Audio Review

Women and Folk Music


This May bank holiday Emma looks at women and the tradition of folk music. You may have a stereotypical image of a woman in a floaty dress walking through a flower meadow – but we want to challenge that. From protest songs and feminist anthems – it’s not all whimsy in the world of folk.

Emma talks to Peggy Seeger who has enjoyed six decades of success with her music. Peggy was married to the singer Ewen McColl. He wrote the song “The First Time Ever I Saw Your Face” for her. Together they revitalised the British Folk Scene during the 50s and 60s, working on the BBC Radio Ballads; ground-breaking documentaries – which wove a story from the words of real people working in the mining and fishing industry or building the M1 motorway with sound effects, and songs. Now 86 years old, Peggy’s own songs have become anthems for feminists, anti-nuclear campaigners and those fighting for social justice.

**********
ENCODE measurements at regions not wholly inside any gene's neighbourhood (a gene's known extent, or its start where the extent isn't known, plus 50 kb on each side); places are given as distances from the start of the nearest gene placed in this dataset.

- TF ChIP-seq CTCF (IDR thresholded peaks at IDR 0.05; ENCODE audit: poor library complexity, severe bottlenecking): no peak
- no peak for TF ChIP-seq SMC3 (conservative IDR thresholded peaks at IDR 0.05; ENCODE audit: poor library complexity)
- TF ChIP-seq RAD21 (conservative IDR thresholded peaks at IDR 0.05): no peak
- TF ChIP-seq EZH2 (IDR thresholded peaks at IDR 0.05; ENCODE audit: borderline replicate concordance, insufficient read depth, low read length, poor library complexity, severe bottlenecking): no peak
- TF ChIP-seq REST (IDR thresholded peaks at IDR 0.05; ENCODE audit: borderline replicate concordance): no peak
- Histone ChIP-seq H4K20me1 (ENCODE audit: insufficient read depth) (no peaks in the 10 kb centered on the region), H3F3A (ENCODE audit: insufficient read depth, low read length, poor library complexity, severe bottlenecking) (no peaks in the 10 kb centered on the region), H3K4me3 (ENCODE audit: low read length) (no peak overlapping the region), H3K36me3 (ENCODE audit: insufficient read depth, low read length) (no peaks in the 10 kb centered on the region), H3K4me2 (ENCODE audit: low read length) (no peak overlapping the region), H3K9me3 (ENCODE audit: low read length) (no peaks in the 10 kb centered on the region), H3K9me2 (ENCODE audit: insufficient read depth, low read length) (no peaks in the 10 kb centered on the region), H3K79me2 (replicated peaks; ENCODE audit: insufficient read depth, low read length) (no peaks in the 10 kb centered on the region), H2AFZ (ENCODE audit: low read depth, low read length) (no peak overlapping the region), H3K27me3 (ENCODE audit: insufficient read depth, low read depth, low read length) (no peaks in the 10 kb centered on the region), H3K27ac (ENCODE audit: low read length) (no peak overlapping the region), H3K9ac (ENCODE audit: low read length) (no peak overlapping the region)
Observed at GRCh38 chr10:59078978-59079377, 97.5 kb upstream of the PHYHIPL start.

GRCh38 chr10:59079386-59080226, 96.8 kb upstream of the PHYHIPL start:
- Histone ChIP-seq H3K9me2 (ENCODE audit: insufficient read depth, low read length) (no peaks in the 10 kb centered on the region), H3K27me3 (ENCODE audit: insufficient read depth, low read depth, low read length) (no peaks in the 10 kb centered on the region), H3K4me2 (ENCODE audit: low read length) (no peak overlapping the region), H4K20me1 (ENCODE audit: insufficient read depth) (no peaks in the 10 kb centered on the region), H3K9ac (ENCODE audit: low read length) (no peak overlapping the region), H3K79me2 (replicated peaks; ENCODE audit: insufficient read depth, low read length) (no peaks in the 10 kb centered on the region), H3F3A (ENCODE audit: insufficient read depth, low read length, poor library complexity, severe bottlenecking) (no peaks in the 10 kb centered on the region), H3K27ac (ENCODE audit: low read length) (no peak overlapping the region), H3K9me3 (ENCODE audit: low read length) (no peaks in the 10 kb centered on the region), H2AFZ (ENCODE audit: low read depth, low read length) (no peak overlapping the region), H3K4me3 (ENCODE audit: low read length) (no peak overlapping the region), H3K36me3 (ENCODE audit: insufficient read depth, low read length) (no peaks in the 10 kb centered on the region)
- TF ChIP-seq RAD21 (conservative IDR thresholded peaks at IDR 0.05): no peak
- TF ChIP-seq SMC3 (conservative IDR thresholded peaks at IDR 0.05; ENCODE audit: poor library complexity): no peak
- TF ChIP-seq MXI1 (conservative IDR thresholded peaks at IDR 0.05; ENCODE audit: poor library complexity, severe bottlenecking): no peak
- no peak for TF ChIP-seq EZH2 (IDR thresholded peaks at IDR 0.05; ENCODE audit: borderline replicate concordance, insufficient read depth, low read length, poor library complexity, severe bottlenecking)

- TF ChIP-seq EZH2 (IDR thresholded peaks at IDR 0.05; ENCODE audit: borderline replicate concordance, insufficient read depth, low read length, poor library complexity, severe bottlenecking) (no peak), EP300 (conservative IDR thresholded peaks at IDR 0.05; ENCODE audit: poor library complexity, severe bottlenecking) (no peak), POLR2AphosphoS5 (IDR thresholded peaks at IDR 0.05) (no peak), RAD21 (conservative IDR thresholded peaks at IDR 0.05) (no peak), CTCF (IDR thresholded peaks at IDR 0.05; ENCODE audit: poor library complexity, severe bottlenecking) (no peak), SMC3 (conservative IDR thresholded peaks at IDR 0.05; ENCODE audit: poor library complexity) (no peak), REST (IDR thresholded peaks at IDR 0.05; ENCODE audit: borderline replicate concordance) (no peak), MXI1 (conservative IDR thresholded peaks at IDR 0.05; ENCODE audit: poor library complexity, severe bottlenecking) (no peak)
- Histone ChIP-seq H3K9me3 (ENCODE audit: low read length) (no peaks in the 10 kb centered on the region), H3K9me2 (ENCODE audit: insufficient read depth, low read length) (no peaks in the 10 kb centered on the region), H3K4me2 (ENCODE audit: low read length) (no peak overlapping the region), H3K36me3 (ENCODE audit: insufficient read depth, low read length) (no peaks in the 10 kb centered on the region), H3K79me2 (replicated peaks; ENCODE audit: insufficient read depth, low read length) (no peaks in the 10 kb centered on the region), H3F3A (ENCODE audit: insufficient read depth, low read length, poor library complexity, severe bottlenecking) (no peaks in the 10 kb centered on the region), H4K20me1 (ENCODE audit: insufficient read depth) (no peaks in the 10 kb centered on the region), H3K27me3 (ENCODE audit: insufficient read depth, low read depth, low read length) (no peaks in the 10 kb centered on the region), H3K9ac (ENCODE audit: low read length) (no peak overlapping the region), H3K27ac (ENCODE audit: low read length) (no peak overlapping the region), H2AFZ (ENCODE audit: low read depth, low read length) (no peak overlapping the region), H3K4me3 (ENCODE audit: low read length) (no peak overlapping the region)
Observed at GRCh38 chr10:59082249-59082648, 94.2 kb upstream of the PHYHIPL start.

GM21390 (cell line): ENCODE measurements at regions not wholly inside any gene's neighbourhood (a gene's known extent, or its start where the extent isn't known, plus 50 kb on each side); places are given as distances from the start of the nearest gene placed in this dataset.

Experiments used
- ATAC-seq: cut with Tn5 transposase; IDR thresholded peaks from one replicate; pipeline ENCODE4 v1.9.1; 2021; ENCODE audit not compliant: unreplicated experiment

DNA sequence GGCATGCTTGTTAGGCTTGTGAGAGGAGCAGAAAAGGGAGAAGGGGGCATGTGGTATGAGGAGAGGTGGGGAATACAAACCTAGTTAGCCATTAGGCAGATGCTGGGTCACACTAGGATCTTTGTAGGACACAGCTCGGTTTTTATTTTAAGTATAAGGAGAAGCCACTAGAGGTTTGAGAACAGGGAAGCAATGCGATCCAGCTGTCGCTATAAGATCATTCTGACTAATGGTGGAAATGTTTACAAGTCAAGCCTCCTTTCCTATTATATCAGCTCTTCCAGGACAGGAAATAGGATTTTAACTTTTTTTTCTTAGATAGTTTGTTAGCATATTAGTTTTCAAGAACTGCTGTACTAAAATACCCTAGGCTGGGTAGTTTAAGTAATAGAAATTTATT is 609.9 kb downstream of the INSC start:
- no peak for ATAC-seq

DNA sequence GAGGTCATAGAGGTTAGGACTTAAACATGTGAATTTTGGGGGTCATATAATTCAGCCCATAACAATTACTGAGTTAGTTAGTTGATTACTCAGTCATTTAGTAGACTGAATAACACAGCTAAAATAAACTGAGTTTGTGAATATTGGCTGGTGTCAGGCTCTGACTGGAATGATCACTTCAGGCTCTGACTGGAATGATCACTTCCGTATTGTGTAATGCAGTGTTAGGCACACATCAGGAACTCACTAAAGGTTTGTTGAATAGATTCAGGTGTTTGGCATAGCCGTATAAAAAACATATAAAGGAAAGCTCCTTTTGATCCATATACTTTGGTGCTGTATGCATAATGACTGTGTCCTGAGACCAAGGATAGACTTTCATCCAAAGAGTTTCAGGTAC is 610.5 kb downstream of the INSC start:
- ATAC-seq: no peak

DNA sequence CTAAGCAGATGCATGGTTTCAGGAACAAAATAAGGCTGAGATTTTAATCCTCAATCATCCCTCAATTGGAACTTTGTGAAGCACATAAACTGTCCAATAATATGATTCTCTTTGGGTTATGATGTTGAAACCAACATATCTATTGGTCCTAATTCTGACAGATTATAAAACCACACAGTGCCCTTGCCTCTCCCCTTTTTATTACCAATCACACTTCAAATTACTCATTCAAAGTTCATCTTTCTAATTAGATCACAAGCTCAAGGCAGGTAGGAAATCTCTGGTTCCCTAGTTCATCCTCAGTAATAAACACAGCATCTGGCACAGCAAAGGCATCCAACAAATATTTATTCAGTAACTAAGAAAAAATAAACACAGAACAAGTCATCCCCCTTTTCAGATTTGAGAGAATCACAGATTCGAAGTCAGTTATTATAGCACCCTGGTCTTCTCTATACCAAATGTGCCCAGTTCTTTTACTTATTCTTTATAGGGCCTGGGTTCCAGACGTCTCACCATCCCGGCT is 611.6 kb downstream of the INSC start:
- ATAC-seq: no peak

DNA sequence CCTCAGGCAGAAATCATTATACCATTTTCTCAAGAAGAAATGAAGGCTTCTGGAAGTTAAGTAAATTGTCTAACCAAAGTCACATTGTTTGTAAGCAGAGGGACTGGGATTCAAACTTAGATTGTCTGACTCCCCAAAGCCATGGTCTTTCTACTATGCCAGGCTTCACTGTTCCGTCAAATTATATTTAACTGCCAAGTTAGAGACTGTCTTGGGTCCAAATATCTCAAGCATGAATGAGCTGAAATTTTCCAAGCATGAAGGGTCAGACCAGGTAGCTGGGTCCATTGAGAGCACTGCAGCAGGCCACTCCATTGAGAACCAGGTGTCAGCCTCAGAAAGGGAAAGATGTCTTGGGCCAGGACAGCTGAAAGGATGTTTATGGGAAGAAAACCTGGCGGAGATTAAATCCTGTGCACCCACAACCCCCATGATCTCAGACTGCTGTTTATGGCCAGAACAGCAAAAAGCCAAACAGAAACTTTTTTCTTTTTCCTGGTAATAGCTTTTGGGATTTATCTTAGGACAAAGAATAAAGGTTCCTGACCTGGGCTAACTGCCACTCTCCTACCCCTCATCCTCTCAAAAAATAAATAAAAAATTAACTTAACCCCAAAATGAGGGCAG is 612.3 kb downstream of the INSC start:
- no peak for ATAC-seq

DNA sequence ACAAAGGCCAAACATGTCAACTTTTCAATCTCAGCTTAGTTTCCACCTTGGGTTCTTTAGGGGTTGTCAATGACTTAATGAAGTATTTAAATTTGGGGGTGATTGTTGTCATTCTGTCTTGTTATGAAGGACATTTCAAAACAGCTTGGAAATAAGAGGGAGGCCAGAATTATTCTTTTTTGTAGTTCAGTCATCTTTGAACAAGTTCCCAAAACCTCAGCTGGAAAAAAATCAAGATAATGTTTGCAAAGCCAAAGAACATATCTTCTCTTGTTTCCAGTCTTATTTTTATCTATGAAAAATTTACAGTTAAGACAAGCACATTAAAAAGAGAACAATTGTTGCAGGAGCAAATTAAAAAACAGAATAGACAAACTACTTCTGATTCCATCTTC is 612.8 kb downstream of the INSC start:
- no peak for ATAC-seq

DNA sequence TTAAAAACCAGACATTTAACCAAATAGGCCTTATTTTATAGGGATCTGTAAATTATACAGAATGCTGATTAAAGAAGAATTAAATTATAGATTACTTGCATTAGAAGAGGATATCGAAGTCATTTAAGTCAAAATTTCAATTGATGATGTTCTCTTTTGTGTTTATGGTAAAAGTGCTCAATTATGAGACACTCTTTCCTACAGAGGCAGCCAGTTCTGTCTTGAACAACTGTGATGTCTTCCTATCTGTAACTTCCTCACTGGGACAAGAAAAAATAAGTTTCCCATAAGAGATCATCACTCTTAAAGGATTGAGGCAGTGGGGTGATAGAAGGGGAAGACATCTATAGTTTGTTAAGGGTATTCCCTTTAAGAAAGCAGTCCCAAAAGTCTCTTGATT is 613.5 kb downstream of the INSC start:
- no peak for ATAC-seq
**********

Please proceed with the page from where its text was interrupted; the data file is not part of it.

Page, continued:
Emma examines the uncomfortable elements of folk music, and how artists are finding ways of reinterpreting old songs, or writing new ones to represent missing narratives and stories. Who were the female tradition-bearers, writers and performers and the often forgotten collectors – those who would record and notate traditional songs handed down orally from generation to generation? And what is being done to improve the gender equality and diversity in folk music?

Emma is joined by:
Peggy Seeger
Fay Hield
Anne Martin
Amy Hollinrake
Rachel Newton
Grace Petrie
Angeline Morrison

Peggy Seeger and Grace Petrie will be playing at Norfolk & Norwich Festival’s 250th anniversary later this month.

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WP Radio